A few days left “to share your thoughts on transportation priorities and issues that matter most to you and your community through a survey … until December 12, 2014 at 4 pm.”

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BC on MOve

Download Discussion Guide from here (click lower right box).

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It helps to understand that this is not a plan; it’s a menu for Motordom:

Plan notes

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The main assumption is this:

To keep our economy growing and to keep our communities strong, we must continue to enhance connectivity, safety and mobility across our transportation networks while keeping in mind the following opportunities and challenges.

In other words, grow in the same way as we have in the past (which is what most of the discussion guide is devoted to describing.)   Even when there’s a hint of a changing perspective, there really isn’t:

Travel choices are changing. In urban areas, many more people are choosing to walk, cycle or take public transit; infrastructure development needs to factor in these choices. In addition, more people are commuting long distances – for example, to work in the resource sectors – and need to depend on a reliable transportation network.

There is no examination of alternatives, no relationship to land use or existing regional plans, no serious consideration of climate change or fiscal risk related to carbon infrastructure..

This is essentially a laundry list for Motordom, particularly the for goods movement and the resource industries.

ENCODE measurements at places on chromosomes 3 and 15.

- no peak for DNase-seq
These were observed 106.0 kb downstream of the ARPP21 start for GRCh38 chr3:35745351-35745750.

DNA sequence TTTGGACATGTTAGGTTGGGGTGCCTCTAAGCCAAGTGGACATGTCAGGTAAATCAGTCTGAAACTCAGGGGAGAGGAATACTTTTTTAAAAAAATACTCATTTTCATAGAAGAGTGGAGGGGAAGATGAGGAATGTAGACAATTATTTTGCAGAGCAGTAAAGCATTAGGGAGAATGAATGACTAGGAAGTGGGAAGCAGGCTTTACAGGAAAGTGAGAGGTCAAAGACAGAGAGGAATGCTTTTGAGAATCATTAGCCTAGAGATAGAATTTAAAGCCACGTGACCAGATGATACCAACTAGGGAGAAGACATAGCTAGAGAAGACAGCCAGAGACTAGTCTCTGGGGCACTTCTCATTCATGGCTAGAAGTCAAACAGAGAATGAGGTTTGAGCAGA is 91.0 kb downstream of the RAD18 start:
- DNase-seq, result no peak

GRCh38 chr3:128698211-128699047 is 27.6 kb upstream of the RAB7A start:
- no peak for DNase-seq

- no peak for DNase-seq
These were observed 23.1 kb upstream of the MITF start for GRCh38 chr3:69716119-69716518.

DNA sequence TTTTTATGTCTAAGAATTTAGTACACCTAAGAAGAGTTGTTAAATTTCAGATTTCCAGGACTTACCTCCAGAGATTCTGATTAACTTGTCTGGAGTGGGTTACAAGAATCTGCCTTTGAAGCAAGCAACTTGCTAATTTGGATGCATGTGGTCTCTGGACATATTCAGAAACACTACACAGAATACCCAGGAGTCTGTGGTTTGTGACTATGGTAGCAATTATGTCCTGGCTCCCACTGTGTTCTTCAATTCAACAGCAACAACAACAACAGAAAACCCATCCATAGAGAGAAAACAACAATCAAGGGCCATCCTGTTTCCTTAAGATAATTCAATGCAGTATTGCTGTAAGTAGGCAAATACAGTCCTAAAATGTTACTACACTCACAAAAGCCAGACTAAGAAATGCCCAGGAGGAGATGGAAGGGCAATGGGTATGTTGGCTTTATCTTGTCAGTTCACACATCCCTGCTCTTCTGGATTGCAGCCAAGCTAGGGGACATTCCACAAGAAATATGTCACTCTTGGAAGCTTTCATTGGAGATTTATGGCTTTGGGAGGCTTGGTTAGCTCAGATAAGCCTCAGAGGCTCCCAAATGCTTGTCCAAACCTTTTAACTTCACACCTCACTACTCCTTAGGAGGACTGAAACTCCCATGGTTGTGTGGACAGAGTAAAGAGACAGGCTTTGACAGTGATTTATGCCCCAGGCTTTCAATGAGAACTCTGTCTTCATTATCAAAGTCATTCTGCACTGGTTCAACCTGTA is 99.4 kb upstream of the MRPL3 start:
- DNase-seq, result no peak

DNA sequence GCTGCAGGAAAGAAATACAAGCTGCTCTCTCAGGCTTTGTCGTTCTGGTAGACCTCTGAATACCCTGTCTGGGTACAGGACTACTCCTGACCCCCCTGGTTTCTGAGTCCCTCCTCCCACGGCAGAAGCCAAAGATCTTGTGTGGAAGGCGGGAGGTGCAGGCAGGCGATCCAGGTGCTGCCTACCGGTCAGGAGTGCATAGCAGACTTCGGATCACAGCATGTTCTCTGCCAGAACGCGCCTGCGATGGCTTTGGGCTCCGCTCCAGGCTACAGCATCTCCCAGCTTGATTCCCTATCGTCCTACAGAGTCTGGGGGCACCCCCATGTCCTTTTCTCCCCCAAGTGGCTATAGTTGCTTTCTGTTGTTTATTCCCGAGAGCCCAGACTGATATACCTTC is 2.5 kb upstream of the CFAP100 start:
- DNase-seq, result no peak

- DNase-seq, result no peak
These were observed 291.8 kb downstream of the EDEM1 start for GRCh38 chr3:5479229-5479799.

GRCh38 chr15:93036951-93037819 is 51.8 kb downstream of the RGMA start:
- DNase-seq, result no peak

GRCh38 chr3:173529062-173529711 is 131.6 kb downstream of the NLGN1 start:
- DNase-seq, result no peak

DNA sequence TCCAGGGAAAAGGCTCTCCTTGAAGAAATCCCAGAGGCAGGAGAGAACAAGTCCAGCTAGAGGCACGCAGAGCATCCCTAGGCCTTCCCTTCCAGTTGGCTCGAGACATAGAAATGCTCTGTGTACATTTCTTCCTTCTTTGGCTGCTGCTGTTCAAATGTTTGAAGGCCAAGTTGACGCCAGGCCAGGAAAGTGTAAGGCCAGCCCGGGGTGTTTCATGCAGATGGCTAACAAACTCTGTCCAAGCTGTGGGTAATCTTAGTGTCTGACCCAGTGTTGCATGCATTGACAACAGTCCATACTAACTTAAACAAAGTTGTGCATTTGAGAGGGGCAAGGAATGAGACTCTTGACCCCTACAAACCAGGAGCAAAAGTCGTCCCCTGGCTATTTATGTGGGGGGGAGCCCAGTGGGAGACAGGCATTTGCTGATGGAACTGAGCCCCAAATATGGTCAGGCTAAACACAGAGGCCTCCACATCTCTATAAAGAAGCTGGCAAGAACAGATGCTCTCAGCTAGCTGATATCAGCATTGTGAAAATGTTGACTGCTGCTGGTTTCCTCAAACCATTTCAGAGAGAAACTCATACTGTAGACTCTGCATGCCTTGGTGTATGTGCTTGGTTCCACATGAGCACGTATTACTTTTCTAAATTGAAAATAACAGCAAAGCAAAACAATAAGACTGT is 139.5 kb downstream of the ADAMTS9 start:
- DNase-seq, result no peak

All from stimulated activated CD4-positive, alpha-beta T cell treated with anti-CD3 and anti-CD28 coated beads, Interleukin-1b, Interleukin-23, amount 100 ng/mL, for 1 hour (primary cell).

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Here is the most revealing statement – the usual cover for Motordom, justifying massive expansion of the vehicle-dominant transportation system in the name of safety and reliability, as near congestion-free as possible:

1. MOVING PEOPLE AND GOODS SAFELY AND RELIABLY

Safety is a priority for all modes of travel, and safe movement of people and goods is dependent on access to a reliable transportation network. Reliability means having a network available in good condition with sufficient services and choices available to meet the transport and trade needs of the province, and with minimal delays and uncertainties that can lengthen travel times.

Strategies to support this priority include: …

1.3 Continuing to expand and improve highway capacity, bridges and side roads by:
• Adding rural highway passing lanes (e.g., Highway 3 and Highway 5) and completing intersection upgrades
• Delivering major projects such as the George Massey tunnel replacement, the Cariboo Connector and exploring options for a future second crossing of Okanagan Lake in Kelowna
Expanding key corridors by four- and six-laning and completing significant improvements such as new and upgraded interchanges
• Improving highway rest areas

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So there it is: billions of dollars of projects over the next decade for the next phase of Motordom.  Massive bridges, new roads, expanded highways – and some rest areas.

You will not vote on any of this.  If you live in Metro Vancouver, you will only get to vote on whether transit is funded.   All the rest will likely go ahead.  

To repeat: you will pay for Motordom.  But you will not get to vote on it.